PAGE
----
Roethlisberger could have denounced the accusations. He could have denounced Goodell for suspending him for six games — later reduced to four — despite never being arrested or charged. But he didn't. That was his choice.

“(Roethlisberger) didn't want to do any public media campaign to win people over,” Tollner said. “This is going to take time to earn back the trust of public opinion. He was going to be him and true to what he is about. He just said enough is enough.”

Anthony Fernandez, CEO/president of Athlete Brand Management, said Roethlisberger repairing his reputation is a remarkable transformation.

“He actually repaired his image by saying nothing, and that's partly because he didn't want to feed into the media frenzy that you see goes on with social media today,” Fernandez said. “He went the opposite direction of the typical athlete who says too much and incriminates himself.”

The Steelers took a chance on Roethlisberger after the second sexual misconduct allegations and the subsequent suspension. There were reports that Steelers president Art Rooney II shopped around the franchise quarterback to whom he just had given $108 million two years earlier.

Tollner said he doesn't know whether those reports were true, but he knew the Steelers weren't happy.

“When that second allegation happened, I think the Steelers were pretty unsure what to do,” Tollner said. “Their image, based around their set of values, is very important to them.”

Rooney had a couple of “heart-to-heart” conversations with Roethlisberger and said he heard what he needed to hear: Roethlisberger said he was going to change.

“I don't ever recall saying ‘one more chance' or anything like that,” Rooney said. “I never got to the point where I thought about giving up on him. I thought we knew him well enough and knew his family and what kind of person he was and how he was raised. He made mistakes, but we always had confidence that he was somebody who could turn himself around and mature and grow, and that's what he did.”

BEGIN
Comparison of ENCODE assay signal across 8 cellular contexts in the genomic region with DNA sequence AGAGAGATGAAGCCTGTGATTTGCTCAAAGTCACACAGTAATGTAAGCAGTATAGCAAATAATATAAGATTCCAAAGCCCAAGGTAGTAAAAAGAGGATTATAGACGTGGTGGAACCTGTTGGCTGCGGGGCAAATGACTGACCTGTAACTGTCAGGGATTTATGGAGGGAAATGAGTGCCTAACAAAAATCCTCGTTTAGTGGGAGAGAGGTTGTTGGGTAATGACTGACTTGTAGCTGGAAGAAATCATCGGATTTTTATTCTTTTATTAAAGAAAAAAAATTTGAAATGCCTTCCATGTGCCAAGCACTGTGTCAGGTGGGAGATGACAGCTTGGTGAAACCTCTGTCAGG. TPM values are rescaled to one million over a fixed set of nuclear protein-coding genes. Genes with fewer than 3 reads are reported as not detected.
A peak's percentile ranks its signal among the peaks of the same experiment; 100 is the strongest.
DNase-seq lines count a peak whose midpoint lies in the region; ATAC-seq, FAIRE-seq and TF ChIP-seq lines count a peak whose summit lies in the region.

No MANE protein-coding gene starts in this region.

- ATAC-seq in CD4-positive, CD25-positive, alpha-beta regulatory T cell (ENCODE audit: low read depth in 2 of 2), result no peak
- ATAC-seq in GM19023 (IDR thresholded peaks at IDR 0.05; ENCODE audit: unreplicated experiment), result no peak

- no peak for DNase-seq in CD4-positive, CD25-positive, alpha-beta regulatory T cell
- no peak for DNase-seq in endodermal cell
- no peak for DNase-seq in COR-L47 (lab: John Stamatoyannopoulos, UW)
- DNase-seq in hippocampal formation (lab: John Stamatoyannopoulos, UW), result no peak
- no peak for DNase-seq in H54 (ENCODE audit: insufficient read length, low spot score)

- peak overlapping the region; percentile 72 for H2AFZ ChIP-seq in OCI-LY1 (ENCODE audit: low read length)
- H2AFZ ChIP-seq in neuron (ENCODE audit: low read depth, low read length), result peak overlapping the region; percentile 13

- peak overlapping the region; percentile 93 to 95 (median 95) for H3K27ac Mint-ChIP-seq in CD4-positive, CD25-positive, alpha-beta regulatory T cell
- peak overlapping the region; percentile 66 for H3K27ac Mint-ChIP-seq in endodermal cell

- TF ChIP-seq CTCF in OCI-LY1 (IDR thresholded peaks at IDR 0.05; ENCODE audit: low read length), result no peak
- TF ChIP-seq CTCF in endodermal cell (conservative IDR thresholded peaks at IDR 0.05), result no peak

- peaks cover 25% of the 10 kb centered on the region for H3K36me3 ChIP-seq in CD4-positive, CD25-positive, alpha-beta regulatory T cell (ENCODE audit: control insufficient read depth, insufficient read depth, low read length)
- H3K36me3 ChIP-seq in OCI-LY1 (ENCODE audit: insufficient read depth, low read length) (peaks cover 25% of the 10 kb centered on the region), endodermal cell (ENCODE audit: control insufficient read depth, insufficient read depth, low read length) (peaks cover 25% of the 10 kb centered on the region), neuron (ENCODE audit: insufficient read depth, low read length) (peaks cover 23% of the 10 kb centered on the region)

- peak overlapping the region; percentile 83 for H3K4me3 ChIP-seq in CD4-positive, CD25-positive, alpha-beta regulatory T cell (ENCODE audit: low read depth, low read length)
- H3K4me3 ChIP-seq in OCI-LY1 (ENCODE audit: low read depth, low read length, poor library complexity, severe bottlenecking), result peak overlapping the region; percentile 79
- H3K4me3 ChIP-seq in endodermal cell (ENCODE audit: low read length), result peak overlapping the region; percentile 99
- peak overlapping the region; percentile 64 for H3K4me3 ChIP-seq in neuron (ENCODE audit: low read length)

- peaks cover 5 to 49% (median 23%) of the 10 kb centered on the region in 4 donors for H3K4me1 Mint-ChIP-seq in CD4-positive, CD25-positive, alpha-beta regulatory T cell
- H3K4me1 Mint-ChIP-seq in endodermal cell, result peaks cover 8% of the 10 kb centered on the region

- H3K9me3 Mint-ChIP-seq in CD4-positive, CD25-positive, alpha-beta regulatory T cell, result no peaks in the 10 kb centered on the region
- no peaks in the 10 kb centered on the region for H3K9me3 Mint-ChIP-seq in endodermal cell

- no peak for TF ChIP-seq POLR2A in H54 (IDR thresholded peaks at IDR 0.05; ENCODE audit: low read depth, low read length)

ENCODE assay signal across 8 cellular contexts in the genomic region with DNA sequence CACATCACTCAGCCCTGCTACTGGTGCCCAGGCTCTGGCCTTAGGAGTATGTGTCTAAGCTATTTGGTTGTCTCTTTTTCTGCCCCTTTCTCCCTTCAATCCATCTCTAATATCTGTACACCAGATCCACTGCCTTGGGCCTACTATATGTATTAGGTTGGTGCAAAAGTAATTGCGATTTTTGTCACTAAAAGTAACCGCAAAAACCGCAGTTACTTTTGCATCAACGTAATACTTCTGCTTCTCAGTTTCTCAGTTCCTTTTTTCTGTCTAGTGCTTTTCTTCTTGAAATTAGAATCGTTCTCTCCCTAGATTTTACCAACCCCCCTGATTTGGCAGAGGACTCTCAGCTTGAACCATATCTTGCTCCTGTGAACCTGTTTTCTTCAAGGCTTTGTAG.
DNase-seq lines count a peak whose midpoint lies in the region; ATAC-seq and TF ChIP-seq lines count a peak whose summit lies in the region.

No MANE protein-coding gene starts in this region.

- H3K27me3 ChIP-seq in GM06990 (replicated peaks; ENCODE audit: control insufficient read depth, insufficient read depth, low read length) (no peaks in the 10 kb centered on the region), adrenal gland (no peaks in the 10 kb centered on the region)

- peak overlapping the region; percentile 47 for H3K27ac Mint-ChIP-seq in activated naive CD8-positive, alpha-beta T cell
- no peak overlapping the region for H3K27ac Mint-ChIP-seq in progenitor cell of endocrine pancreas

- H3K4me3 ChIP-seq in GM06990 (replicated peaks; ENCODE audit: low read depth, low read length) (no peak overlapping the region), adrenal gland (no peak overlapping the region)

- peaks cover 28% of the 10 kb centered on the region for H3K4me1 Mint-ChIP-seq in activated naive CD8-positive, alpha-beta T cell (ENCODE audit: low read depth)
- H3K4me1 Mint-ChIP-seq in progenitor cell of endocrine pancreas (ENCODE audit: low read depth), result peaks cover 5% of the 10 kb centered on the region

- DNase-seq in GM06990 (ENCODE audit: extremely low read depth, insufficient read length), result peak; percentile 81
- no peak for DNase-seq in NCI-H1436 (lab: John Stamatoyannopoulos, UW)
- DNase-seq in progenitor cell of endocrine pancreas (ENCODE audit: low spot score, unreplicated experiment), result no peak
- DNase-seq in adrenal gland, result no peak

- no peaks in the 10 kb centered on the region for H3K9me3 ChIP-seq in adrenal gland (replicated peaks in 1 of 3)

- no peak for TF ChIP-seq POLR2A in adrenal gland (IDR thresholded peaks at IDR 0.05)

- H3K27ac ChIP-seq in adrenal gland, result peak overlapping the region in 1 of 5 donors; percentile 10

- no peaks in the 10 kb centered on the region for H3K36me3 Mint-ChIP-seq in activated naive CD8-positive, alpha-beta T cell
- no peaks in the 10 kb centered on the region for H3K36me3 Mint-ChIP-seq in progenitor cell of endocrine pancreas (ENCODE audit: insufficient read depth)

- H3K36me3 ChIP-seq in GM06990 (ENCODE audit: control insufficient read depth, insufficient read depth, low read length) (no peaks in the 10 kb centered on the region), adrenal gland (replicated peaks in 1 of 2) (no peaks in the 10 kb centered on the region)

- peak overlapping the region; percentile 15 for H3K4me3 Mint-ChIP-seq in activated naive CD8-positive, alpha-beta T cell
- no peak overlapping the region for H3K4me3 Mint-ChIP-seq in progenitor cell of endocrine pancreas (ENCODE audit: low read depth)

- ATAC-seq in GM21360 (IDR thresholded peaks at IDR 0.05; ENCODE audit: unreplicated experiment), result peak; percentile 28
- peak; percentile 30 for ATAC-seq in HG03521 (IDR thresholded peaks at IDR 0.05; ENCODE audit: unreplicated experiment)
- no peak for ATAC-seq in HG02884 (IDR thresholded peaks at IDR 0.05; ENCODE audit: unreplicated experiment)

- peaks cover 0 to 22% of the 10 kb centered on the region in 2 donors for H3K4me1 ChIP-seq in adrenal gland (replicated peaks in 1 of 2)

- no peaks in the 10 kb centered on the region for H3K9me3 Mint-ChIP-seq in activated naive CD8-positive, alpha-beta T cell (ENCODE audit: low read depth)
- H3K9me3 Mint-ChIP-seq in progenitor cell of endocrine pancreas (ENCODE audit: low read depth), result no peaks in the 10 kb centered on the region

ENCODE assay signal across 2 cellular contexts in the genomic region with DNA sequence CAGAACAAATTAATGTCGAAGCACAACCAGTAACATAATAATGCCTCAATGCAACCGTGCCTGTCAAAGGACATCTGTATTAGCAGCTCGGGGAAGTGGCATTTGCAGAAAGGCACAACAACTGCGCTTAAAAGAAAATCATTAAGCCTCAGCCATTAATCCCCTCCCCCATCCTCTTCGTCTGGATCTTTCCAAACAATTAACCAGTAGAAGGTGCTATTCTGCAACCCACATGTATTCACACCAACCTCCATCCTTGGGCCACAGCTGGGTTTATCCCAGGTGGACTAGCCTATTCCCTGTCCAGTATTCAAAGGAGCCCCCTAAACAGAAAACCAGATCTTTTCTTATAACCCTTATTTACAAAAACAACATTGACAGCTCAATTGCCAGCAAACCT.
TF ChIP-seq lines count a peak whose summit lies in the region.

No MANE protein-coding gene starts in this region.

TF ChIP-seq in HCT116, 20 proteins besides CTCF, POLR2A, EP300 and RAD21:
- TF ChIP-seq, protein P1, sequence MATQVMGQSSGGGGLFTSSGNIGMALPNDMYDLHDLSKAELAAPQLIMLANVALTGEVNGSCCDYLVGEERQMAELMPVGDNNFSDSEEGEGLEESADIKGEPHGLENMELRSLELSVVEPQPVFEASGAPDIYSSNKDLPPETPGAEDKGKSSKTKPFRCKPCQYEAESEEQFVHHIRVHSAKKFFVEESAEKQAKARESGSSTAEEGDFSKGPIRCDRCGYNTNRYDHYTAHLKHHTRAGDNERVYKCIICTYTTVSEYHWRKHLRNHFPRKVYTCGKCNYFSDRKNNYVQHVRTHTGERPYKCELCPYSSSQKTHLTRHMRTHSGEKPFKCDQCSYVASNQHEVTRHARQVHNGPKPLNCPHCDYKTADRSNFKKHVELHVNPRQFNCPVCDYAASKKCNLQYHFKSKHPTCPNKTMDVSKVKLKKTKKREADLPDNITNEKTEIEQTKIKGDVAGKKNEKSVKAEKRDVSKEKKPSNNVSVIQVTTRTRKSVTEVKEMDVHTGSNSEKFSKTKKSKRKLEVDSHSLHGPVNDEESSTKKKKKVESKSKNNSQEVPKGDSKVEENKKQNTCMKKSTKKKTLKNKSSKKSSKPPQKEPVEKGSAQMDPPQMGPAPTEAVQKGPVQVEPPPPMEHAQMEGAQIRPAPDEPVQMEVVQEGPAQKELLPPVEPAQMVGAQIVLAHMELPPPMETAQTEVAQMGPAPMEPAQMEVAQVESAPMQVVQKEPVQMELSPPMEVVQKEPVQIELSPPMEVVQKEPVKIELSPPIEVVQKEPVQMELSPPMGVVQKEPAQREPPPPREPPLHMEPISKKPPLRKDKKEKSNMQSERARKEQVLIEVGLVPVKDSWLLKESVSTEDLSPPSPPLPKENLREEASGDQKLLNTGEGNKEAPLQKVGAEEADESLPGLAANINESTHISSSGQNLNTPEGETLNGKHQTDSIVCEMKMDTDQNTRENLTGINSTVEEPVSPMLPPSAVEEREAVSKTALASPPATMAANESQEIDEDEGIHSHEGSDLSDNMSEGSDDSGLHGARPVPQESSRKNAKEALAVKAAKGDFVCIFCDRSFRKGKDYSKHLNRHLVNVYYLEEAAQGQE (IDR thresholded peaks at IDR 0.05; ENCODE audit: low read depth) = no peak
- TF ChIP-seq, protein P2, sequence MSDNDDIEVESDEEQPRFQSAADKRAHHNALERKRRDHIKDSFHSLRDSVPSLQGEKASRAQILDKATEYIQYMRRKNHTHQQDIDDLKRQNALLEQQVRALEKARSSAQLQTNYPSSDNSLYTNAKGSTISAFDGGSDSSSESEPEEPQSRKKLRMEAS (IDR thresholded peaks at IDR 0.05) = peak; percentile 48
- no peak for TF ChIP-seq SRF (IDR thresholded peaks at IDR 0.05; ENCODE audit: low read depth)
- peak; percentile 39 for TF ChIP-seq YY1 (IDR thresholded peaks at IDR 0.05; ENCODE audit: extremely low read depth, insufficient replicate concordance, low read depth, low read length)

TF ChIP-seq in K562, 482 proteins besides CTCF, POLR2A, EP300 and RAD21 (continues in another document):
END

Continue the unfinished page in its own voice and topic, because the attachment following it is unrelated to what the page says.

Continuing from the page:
“You see players (who) have extended careers because usually they can square the life away off the field,” Colbert said. “If they are chasing troubles off the field, they usually don't have great careers. They flame out sooner than the other guys.”

Family matters

Three dates, it could be argued, set Roethlisberger on his path to redemption: July 23, 2011, when he married Ashley Harlan; Nov. 21, 2012, when his son was born; and March 19, 2014, when his daughter was born.

“You see a different light in him now,” guard Ramon Foster said. “You have a guy who understands and experienced that going down that alley isn't a good thing.”

Starting a family has had the greatest impact.

“We are all by nature selfish people,” Roethlisberger said. “When you have a child, you can't be [selfish] because that child needs you. As adults, we are self-sufficient. We can take care of ourselves. A child can't take care of itself. You have to put your ego aside and yourself aside, and be second when you have children.”

There was no more time for parties and guys' nights out. Instead, there were diapers to be changed or visits to his parents or in-laws.

“His priorities are clear,” Tollner said.

Faith, family and football are what Roethlisberger lives by.

“I might not be the top quarterback, but that's OK,” Roethlisberger said, “because I am winning life right now.”

Mark Kaboly is a Tribune-Review staff writer. Reach him at or via Twitter @MarkKaboly_Trib.